The great weight loss myths

The world is getting fatter and fatter and South Africa ranks as one of the most obese nations in the world and certainly the most obese in Africa. Obesity has literally become a modern day exponential pandemic that is contributing to deaths from non-communicable diseases (NCD) such as high blood pressure, diabetes, heart disease, cancer, non-alcoholic fatty liver disease and dementia.

Over the years, we have been flooded with information and heard the same advice many times over: ‘Just make minor changes to your diet, and maybe add a little exercise, and over time, you will lose weight’. As many people have experienced, this is often not the case.

Hamish van Wyk, Registered Dietitian and Diabetes Educator from the Centre for Diabetes and Endocrinology (CDE), says that it is important to understand some of the common weight loss myths. “Without accurate information, people are bound for weight-loss failure, which is highly demotivating, particularly if you feel you are doing everything right and just not getting the results.”

Van Wyk believes that with so much clutter in the market place, it is definitely worth debunking some of the myths around weight loss and seeing what evidence-based nutrition is telling us.

The first myth is that small significant changes in food intake or exercise will produce significant weight loss. Van Wyk points to data published in 2013, the result of research by some of the leading minds in nutrition. This clearly showed that this first belief is at best, false. Significant weight loss requires at least a moderate daily calorie restriction of 500 to 1000 calories (or 2100 – 4200 kJ) relative to your usual energy intake. To put that into perspective, to achieve a daily 500-calorie reduction by cutting out bread alone, you would need to eat seven less slices of bread per day. If you were just cutting out sugar, you would need to reduce your intake by 31 teaspoons per day. “You can now appreciate that when people just think that they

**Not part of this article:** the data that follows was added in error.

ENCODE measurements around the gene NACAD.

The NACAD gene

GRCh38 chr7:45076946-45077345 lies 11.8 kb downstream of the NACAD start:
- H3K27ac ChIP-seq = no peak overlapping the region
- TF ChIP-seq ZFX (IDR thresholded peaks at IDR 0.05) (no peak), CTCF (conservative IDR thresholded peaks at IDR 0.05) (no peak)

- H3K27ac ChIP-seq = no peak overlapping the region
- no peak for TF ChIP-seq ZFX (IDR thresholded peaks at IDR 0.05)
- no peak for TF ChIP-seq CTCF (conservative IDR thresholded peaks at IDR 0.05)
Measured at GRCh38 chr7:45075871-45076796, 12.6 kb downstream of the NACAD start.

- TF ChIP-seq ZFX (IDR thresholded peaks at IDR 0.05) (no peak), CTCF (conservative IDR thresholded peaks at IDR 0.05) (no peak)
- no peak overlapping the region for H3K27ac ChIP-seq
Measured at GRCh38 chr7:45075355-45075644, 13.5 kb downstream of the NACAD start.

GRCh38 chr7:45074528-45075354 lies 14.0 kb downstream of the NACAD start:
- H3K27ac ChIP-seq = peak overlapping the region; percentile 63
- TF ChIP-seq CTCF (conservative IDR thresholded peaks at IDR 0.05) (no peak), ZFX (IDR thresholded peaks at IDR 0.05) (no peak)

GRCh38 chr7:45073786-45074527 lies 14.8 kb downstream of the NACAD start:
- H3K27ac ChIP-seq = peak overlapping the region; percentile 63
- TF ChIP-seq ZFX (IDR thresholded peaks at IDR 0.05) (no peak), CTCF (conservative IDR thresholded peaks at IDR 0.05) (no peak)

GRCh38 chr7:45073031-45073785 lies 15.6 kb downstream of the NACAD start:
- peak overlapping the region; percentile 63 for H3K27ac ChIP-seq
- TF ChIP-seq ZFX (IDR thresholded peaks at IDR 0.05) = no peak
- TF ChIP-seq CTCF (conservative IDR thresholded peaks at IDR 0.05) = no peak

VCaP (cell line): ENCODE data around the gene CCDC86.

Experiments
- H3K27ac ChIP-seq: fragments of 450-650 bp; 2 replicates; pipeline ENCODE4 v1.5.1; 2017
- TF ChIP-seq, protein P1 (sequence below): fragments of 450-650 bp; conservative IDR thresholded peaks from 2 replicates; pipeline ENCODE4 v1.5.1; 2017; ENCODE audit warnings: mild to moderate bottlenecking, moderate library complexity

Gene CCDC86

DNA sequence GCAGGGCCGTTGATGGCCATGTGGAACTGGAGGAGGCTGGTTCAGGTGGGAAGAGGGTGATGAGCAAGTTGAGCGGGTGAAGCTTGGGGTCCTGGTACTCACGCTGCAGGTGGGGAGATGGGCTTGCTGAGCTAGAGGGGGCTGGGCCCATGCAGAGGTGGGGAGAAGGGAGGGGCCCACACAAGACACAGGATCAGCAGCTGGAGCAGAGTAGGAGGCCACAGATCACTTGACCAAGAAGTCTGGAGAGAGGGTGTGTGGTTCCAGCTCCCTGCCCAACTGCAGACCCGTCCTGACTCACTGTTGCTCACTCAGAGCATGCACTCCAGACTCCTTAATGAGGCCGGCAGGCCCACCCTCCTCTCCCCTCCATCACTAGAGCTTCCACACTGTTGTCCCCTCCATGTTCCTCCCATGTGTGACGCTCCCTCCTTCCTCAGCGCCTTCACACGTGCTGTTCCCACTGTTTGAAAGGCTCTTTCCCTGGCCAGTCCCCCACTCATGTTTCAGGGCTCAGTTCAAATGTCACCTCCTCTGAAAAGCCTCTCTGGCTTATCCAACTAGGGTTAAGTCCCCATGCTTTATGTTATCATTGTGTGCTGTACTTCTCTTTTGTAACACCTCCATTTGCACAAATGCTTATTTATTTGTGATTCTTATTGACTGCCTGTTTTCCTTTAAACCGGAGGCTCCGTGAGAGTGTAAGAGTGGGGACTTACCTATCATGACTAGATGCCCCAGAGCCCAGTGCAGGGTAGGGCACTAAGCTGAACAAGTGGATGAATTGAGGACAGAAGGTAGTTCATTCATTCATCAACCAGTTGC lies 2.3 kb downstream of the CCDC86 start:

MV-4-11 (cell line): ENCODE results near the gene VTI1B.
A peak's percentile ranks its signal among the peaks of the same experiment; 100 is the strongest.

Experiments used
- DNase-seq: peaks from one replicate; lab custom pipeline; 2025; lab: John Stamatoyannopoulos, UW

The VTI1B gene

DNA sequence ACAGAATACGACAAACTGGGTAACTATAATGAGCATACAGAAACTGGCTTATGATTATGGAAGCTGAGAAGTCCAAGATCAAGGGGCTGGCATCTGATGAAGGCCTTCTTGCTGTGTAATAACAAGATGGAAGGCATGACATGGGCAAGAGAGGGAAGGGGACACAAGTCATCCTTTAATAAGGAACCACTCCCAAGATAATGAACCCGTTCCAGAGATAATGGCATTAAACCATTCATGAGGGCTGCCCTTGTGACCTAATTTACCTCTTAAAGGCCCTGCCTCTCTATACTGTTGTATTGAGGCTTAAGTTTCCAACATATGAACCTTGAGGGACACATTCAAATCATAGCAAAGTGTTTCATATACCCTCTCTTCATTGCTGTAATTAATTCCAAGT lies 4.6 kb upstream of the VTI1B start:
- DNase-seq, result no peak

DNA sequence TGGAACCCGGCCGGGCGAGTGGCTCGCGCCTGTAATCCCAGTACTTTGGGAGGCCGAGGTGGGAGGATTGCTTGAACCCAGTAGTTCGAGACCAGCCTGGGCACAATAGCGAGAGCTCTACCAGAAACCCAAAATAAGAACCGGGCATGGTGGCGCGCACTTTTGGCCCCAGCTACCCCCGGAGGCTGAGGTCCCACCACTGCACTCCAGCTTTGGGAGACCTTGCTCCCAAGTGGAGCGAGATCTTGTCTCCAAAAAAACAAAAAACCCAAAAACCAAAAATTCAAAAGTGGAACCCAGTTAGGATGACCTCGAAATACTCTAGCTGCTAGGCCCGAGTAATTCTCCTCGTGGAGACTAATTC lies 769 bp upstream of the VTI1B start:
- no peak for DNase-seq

can cut out one or two slices of bread per day or have less sugar in their coffee, this approach will never be effective.” Unfortunately, minor increases in exercise also do not appear to work. Without addressing your dietary intake, you will need to do roughly two hours of exercise per day to lose weight. You really can’t ‘out exercise’ a bad diet.

The second big myth is that if you lose weight too quickly, you will put it back on just as quickly. Van Wyk shows the latest evidence is contrary to this thinking – the best results appear to come from a very low-calorie diet of roughly 800 kilocalories a day. These diets produce roughly a 2,5 kg weight loss per week as opposed to a moderate diet where you lose 0.5 to 1 kg per week. “The evidence shows that there is no proof that if you lose more weight rapidly you will put it back on more quickly when you return to a more normal meal pattern. Fast, rapid weight loss may increase motivation and be a more effective means of shedding kilos and keeping them off.”

Van Wyk mentions that it is incredible to see that despite the very low-calorie intake, patients are often highly-motivated when they see the weight coming off for the first time. Very low-calorie diets are typically achieved through total meal replacement therapy, which is followed for eight to 12 weeks. Thereafter, food is gradually reintroduced.

“We do not advocate people trying these highly reduced calorie diets unless they are under the supervision of a registered dietitian who can monitor weight loss and educate and coach the person to achieve a healthier relationship with food. Where needed in high-risk individuals, a doctor is essential to reduce medication dosages as weight is lost and to mitigate any possible medical risks consequent to the weight loss,” concludes van Wyk.

To find out more about 800 kcal diets or to find a trained dietician in 800 kcal diets please see